Kentucky's nine public universities face a tough future because of worsening state budget cuts, growing pension obligations and a shrinking number of high school graduates who will struggle to afford the fast-rising tuition, according to a new report.
"Competition for enrollment will continue to heighten with a lagging pool of high school graduates in Kentucky and adjacent states," national credit ratings agency Moody's warned in a report released Monday.
"Softened demand and limited pricing flexibility are also hindered by Kentucky's weak socioeconomic profile," analysts for Moody's wrote. Rising tuition could be unaffordable for many families because "the state has posted persistently lower wealth levels, and a large percentage of its population is below the poverty rate compared to national averages."
The 10-page report analyzed the financial challenges facing Kentucky's universities, including the University of Kentucky, the University of Louisville and the Kentucky Community and Technical College System.
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Operations have suffered across all the universities, with job eliminations and program closures occurring as state funding dropped by 21 percent, or roughly $190 million, from 2008 to 2017, according to the report.
While lawmakers slashed state support for higher education, the burden shifted to students and their parents to make up some of the difference. Tuition revenue soared by 50 percent on average from 2008 to 2013 and then by 13 percent more from 2013 to 2017. In-state tuition at UK and U of L topped $12,000 a year in 2017, not counting housing, student fees or other costs, according to the report.
However, there may be limits to how much Kentucky's universities can rely on tuition hikes, Moody's warned.
Apart from the state's relative poverty compared to the rest of the nation, Kentucky is expected to produce fewer incoming freshmen in coming years. There was a slight 2 percent drop in graduating high school seniors from 2012 to 2017, from 47,290 to 46,388, a trend that is likely to continue.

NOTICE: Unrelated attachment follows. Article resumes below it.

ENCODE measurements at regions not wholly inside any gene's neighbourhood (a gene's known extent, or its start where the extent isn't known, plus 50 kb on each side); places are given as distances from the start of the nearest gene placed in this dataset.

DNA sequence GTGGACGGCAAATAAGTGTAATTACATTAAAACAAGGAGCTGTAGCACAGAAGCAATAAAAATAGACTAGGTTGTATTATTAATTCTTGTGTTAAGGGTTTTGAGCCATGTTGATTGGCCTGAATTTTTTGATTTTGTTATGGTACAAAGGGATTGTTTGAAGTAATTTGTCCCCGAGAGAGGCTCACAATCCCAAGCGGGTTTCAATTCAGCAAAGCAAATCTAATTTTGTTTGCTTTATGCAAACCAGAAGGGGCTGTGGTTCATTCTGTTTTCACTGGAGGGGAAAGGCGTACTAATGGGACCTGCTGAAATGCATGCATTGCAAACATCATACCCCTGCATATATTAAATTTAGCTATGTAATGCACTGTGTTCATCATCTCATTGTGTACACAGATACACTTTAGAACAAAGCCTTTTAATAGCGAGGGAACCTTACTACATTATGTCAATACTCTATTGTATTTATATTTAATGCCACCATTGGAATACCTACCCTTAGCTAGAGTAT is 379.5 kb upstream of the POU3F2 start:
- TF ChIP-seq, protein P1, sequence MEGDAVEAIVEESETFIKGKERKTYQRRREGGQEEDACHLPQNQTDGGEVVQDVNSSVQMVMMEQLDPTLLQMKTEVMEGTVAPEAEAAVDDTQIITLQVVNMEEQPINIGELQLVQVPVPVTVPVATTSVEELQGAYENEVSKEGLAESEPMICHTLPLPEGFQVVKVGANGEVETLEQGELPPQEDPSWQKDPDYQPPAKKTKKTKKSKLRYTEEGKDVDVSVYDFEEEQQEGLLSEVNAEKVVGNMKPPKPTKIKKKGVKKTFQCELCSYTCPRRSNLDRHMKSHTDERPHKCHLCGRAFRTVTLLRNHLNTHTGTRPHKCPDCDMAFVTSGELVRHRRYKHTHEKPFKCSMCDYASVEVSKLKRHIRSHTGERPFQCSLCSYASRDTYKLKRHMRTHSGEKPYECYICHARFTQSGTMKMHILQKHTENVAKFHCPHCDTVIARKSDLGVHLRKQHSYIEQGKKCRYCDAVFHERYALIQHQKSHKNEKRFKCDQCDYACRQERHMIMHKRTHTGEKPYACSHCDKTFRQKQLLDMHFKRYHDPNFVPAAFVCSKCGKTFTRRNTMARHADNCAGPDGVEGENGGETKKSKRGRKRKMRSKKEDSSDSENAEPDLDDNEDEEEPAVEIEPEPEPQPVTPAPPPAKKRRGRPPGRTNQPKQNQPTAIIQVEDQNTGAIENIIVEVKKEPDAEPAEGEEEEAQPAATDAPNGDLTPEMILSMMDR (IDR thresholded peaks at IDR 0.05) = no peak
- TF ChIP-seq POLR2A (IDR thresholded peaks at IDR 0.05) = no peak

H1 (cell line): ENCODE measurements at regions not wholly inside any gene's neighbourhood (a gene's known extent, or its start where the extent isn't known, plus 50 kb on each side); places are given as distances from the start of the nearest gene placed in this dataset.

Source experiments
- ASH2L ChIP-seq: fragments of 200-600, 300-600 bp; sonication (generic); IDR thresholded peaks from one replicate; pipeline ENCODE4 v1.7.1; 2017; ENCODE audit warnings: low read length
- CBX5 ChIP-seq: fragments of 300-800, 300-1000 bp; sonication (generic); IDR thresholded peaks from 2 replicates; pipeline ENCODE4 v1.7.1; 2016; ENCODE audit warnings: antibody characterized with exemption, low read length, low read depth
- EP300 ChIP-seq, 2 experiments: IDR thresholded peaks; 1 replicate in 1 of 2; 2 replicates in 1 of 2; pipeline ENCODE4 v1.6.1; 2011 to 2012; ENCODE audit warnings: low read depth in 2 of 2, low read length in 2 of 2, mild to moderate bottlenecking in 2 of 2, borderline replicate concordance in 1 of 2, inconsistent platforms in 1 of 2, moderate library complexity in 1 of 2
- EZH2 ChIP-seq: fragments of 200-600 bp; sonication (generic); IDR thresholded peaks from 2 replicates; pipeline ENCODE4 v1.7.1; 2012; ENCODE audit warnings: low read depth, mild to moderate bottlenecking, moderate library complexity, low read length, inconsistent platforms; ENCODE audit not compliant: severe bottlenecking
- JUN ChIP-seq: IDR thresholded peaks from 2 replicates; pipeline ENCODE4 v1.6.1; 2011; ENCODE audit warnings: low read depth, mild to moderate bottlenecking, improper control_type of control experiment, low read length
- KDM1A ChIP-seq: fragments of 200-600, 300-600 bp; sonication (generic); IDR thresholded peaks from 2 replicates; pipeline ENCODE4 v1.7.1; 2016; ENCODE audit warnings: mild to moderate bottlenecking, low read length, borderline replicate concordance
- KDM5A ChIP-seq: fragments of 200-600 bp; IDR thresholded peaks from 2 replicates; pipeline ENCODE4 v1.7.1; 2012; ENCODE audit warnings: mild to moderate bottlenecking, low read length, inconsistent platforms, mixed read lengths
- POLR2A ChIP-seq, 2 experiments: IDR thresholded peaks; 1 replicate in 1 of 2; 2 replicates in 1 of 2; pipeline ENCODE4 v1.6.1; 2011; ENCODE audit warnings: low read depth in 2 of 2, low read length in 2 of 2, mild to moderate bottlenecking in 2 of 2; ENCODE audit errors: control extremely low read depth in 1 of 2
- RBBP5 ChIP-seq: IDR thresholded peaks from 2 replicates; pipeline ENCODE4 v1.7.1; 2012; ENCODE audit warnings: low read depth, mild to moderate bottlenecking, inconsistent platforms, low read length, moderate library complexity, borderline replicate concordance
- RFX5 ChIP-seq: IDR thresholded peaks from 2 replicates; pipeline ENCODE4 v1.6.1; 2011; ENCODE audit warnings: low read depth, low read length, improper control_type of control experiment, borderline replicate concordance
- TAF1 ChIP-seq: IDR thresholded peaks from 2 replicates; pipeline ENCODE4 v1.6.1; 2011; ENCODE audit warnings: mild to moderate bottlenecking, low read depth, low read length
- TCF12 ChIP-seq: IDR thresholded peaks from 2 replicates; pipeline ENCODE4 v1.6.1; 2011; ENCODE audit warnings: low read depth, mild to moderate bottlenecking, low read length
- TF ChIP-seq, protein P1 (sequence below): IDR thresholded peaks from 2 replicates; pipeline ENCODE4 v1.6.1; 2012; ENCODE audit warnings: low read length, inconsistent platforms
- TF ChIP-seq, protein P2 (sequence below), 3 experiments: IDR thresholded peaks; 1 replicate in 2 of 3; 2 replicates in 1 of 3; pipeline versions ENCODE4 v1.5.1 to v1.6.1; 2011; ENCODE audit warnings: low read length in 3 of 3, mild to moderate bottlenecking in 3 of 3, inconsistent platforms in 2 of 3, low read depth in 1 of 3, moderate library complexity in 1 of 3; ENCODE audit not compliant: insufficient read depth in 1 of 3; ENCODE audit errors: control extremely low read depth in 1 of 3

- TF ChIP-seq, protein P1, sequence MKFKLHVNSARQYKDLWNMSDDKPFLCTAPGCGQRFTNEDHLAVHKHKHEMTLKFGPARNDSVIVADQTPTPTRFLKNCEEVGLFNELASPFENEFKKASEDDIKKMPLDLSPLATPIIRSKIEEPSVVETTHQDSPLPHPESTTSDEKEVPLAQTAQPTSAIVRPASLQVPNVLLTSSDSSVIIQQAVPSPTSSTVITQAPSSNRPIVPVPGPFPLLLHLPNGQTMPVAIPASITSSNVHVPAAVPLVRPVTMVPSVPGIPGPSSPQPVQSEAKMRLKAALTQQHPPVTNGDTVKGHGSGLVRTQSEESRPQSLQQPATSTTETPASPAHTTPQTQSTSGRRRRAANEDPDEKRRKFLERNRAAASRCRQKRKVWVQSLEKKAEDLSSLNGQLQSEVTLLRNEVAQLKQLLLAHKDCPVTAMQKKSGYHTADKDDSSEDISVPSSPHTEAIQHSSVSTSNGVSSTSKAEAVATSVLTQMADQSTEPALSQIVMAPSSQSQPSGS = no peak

To overcome this population trend, the report said, Kentucky universities will have to draw more of their students from outside Kentucky and charge them the more expensive out-of-state tuition. UK already has boosted its out-of-state enrollment by 13 percent since 2008, with many students coming from Ohio, Illinois, Indiana, Georgia and Tennessee. By contrast, Northern Kentucky University, Eastern Kentucky University and Morehead State University all have lost out-of-state enrollment since 2008, the report said.
Overall, UK and U of L are in a stronger position than the smaller regional universities to weather the storm ahead, Moody's said.
For one thing, many employees of regional universities are enrolled in the state's two major pension systems, which collectively face more than $40 billion in unfunded liabilities. That means those schools must dedicate more of their budgets every year — many tens of millions of dollars — to paying down their pension obligations.
EKU's net pension liability in the 2015-17 budget, for example, was $592 million, Moody's said. (EKU's total debt, including its pension liability, was 3.1 times its operating revenue — the highest for any of the universities and "well in excess of the 1.2 times median for all public universities," Moody's advised.)
UK and U of L provide defined-contribution retirement plans to their employees and do not participate in the state's pension systems, so they are not carrying that massive liability on their books.
Also, UK and U of L have "greater scale" than the regional universities — more students, more programs, more money, Moody's said.
For example, UK has a medical school and a law school, a nationally recognized athletic program and $3 billion in operating revenue and $1.8 billion in spendable cash and investments. This "provides a greater financial cushion compared to a regional institution such as Morehead State, with $134 million in operating revenue and $41 million in spendable cash and investments."
When Kentucky's universities are forced to compete against each other for a dwindling supply of students, UK is going to have an edge because it can market itself better and make "large strategic investments in capital projects and academic programming," Moody's said. In fact, UK recently has spent $2.1 billion in improvements to campus buildings, and it entered a partnership with a private company to add $450 million in new student housing on campus with nearly 6,900 beds.